der two hundred dollar bonds. Howard
procured ball, but the others wtre commit
ted to jail to await trial. Upon the forego
ing revelatiou, parties who had lost chick
ens began to look around, and found some
of their chickens upon the premises of L
H. Howard. He denies any knowledge of
bow they came into his possession, and
says he found ibem on his woodpile one
morning, and had allowed them to remain
on his premises. No action has yet been
taken in the matter and we wait further de
velopments with some anxiety. The pub
lic are indignant and seem to demand a rig
orous prosecution. Bernard claimed to be
innocent of any wrong purpose, and said
Howard gave them the tin ware, which
Howard admitted,' but it seemed that Ber
nard knew that some of the articles were
secreted in bis bouse, and that he knew
they were stolen ; therefore it seems to le
the opinion of tbe court that be was an ac
cessory. The only excuse offered by How
ard and Witberall was that : they
were drunk when tbey broke into tbe tin
shop. Howard's house seems to have been
the headquarters of tbe gang, therefore he
is naturally looked upon as the "bell weth
er." We would not pronounce judgment
upon any of these parties, and have et
deavored to give a fair statement of the
facts without fear or favor, knowing that
, , .
a generous puDiic win sustain ua in our en
deavors ; and if future develepements show
that we have done any of tbe parties injue
tice, we will make apologies; till then
we shall serve the public as best we
can, iu our humble capacity .as correspon
dent and reporter of events an they trans
pire. ... Ncf Ckd.
Death From Smokins. Tbe. New York
correspondent of the Buffalo Courier re
ports a sad case of death resulting from
smoking. He says that for thirty years
the victim had been a heavy smoker of tbe
choicest cigars, but in all his other habits
terxiDerate and regular, and of excellent
constitution one who, of nil men would
haye laughed at tbe suggestion that tobac
co was killing him. On Sunday he was
strickin with the progressive paralysis pe
culiar to nicotine, and on the next Sunday
night he died.His death was most pitiful.
First sight was lost, then speech, then the
motion of the neck.' then motion of the
arms, and so on throughout tbo body, and
he lay for a week unable to move or make
a sign, save a pitiful, tongueless, inarticuj
late sound, which sometimes rose to al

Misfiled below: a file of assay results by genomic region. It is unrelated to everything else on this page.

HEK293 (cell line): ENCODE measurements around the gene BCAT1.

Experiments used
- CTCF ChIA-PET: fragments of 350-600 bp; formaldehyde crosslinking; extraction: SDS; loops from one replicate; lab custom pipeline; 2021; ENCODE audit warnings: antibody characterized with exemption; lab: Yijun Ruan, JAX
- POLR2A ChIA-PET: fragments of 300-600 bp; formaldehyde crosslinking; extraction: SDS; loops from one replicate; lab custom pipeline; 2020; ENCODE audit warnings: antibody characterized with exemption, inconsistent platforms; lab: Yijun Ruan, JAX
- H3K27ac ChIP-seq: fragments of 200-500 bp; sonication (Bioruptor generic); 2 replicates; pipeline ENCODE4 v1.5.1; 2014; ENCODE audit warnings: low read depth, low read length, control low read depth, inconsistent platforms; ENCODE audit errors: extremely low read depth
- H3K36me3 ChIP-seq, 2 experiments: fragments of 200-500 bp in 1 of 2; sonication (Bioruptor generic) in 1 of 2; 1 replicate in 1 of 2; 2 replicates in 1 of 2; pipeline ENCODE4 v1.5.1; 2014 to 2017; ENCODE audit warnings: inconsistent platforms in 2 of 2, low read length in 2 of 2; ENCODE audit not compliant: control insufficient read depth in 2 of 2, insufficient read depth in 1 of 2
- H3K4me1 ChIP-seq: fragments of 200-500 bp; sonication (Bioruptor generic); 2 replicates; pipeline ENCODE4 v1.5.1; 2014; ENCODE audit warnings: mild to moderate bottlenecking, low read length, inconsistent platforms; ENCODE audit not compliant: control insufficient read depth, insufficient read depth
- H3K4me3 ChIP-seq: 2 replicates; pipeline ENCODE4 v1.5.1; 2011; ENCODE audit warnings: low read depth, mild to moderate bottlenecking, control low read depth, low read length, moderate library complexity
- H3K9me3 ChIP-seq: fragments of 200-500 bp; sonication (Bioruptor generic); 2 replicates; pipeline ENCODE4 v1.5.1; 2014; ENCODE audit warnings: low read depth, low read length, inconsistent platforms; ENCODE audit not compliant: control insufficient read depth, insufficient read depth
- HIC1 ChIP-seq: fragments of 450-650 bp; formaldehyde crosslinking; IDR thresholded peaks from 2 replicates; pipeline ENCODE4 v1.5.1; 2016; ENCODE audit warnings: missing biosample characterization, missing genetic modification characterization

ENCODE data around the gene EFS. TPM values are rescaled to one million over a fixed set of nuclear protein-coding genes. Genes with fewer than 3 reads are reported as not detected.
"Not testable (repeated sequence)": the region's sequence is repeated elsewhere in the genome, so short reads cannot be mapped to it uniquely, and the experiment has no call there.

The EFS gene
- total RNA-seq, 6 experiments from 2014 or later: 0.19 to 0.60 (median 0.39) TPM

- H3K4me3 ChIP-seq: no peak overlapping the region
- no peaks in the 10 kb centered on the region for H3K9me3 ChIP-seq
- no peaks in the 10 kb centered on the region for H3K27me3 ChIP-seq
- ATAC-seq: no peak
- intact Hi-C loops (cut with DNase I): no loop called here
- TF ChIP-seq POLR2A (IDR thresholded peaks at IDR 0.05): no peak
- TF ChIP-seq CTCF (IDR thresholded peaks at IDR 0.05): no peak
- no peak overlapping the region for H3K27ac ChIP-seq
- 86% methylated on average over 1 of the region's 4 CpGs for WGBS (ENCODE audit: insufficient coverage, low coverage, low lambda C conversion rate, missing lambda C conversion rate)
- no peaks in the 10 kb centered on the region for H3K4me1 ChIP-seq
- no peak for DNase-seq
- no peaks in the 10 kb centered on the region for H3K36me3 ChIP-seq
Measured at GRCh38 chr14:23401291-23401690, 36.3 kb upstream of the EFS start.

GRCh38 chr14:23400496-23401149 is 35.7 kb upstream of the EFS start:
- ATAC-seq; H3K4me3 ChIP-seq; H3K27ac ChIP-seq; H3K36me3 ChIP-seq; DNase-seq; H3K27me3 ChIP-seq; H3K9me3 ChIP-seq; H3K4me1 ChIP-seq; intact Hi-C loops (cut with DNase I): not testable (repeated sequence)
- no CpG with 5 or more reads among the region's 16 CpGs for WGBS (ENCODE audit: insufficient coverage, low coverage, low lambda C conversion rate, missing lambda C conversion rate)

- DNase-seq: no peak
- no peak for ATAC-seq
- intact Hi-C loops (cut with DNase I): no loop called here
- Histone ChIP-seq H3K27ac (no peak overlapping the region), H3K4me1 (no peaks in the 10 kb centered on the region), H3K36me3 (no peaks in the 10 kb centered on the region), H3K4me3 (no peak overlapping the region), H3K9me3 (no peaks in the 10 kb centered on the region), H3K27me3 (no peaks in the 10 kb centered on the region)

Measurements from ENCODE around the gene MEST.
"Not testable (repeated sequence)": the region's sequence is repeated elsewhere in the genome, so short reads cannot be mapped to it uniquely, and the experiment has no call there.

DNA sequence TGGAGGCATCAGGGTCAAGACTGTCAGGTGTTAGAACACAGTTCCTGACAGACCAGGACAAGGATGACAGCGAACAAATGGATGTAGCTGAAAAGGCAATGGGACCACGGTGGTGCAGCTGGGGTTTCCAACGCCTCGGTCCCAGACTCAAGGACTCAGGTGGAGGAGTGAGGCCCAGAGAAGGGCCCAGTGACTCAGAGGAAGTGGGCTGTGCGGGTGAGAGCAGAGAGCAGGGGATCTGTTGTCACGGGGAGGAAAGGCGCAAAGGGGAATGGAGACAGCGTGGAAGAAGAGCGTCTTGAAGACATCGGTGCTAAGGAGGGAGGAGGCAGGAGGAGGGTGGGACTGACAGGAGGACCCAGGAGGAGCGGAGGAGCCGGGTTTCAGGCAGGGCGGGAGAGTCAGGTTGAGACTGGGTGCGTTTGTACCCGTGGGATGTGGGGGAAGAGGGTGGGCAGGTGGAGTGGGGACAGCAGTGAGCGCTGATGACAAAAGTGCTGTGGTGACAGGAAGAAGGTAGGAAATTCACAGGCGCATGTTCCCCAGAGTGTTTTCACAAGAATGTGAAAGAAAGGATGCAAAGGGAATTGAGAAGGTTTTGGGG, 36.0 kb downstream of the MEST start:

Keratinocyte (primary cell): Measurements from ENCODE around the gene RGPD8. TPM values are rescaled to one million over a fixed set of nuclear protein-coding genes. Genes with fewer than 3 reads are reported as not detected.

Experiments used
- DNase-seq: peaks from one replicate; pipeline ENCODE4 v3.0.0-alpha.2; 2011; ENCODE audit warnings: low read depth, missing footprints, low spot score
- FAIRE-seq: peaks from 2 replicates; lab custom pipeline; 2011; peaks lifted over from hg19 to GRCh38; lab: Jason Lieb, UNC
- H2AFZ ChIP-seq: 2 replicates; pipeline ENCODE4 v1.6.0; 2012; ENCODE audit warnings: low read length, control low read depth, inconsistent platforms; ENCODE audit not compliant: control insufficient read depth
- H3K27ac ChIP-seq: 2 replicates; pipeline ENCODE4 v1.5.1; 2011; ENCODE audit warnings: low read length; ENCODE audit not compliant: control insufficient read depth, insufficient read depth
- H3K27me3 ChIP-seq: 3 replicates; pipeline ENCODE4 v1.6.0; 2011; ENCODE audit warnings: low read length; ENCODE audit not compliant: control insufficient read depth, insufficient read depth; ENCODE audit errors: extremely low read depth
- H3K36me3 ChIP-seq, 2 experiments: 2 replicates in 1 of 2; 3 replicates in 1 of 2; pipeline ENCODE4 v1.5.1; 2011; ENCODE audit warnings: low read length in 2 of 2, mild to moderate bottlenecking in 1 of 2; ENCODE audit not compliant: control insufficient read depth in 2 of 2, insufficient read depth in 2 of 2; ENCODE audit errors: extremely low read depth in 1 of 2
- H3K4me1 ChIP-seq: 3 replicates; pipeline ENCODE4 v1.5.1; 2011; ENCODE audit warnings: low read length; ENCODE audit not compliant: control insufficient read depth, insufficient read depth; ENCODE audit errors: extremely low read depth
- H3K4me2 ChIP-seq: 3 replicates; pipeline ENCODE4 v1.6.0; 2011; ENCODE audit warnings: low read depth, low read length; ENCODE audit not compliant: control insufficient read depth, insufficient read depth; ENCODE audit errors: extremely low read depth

most frantic effort, all in vain, to make
knowu what he wished to say to his family
or friends for his consciousness and men
tal faculties were left unimpaired till within
two hours pf tbe last, to aggrave to the ut
most the horror, of his situation a Hying
soul in a dead body, The sense of hearing
was left unimpaired, so that be was con
sclous of all around bim. while as incapa
ble of communicating with them as if
dead, save by a slight sigu of aseeut or dis
sent to a question. Tbe doctors were ful
ly agreed that tobacco was the sole cause
of this stroke.
Suppose a man owns a skiff ; he fastens
the skiff to the shore with a rope made of
straw ; along cornea a cow ; cow gets into
the boat ; turns round and eats the rope ;
the skiff, with the cow on hoard, starts
ddwn the stream, and on its passage ia up
set ; the cow ia drowned. How, has the
man that owns the cow got to pay for the
boat, or the man that owned the boat got to
pay for the cow f
Tobacco License. Among the few peo
pie in the world who are bound together by
the mutual knowledge of their common
destruction' by the use Of tobacco, there has
always been a sort of brotherly agreement
on certain points. One has been that any
user of tobacco, must, if he has the means,
assist his brother along tbe downward path.
The nicotian misery loved company, and to
give a " chew " has am one; certain well-
known users been as much a habit as to
take one. All this, however, must stop,
or rather must be changed. The law of in
ternal revenue allows no person or persons
to sell or dispose of tobacco in any form, no
matter how small or great the bulk, with
out paying first a license of $6. A strict
construction of this regulation manifestly
prohibits the indiscriminate giving and re